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"In our ordinary life, we have the idea that things should gradually progress, but there comes a time when there is a tumble-up, a mixture of God and man and fiends, of crime and abomination, and all our idea of steady progress is done for. … We like to talk about the light of God coming like the dawn, but it comes in terrific upheaval."

This observation from Oswald Chambers made me think about how God works in our congregations. For some bizarre reason, our world's outrageous realities-from auto wrecks and the death of children to unemployment and broken homes-are the terrible workshop in which God touches persons and makes saints.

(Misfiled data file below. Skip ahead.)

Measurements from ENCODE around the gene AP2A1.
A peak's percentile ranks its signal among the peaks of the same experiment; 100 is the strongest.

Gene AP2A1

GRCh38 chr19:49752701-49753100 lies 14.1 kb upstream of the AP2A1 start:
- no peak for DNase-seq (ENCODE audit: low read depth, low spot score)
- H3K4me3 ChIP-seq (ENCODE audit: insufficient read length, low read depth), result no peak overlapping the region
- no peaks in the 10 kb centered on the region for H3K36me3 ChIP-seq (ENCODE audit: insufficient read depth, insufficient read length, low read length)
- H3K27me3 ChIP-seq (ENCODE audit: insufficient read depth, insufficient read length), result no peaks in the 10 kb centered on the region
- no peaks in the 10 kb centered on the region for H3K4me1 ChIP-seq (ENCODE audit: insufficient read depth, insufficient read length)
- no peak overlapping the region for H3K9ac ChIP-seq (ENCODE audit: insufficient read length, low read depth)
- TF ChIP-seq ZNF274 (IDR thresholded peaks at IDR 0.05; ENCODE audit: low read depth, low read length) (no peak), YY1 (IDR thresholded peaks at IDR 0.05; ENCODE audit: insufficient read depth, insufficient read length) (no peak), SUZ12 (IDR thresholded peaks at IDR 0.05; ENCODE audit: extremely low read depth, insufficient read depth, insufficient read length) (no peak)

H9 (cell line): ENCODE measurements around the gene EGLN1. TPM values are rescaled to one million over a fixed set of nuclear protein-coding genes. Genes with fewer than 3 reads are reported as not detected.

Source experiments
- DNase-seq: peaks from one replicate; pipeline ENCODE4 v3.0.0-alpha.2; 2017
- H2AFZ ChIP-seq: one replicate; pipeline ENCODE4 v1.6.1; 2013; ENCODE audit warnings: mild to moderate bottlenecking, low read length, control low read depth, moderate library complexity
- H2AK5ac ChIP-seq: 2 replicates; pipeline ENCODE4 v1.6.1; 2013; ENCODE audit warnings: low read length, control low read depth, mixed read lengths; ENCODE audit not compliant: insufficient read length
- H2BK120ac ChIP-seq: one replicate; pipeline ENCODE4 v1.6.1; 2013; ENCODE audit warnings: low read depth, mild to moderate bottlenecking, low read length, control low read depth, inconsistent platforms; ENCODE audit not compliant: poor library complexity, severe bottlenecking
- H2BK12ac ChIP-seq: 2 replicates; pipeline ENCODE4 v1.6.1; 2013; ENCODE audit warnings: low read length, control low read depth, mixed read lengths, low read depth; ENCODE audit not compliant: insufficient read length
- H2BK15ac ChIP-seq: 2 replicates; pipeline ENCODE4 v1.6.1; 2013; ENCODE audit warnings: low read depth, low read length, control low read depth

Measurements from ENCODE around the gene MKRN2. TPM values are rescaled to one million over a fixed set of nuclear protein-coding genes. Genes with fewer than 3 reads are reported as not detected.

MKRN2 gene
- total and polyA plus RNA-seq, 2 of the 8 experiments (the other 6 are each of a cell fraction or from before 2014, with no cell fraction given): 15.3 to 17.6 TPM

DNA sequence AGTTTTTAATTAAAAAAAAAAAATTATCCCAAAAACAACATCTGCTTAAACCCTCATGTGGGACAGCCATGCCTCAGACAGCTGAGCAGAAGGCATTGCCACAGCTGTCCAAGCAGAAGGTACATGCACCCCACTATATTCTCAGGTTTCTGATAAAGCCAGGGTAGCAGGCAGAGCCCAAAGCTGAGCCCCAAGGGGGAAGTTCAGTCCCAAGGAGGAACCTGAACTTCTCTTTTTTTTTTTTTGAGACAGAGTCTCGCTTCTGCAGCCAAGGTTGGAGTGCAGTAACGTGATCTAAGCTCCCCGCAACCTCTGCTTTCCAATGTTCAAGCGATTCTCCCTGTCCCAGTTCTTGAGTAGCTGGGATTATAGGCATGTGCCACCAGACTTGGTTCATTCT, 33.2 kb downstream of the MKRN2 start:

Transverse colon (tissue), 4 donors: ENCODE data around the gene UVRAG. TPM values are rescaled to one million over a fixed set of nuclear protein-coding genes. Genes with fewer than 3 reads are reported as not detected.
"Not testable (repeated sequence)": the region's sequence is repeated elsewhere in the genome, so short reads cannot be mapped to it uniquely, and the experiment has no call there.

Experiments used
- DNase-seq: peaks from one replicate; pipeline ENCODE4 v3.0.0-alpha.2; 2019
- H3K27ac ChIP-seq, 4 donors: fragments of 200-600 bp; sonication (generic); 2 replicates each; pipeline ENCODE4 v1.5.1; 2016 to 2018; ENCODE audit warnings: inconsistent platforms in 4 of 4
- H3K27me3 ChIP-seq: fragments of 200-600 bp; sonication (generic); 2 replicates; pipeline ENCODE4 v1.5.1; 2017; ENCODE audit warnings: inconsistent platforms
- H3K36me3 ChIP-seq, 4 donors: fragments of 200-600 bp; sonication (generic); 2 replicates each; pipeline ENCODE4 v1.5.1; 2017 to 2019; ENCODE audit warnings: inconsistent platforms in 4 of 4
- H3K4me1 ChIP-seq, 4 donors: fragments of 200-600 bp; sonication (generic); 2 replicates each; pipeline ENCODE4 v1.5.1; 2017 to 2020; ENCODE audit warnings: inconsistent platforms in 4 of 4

Contrasting personalities are sometimes oddly-and seemingly perversely-juxtaposed. And yet, shoved against one another, as they grind and jostle through life, God's grace penetrates. This concept keeps coming through powerfully in our best Christian writers. The Dostoyevsky novel, the Tolstoy epic-full of petty misunderstandings, tragedies, triumphs-are ...

January/February
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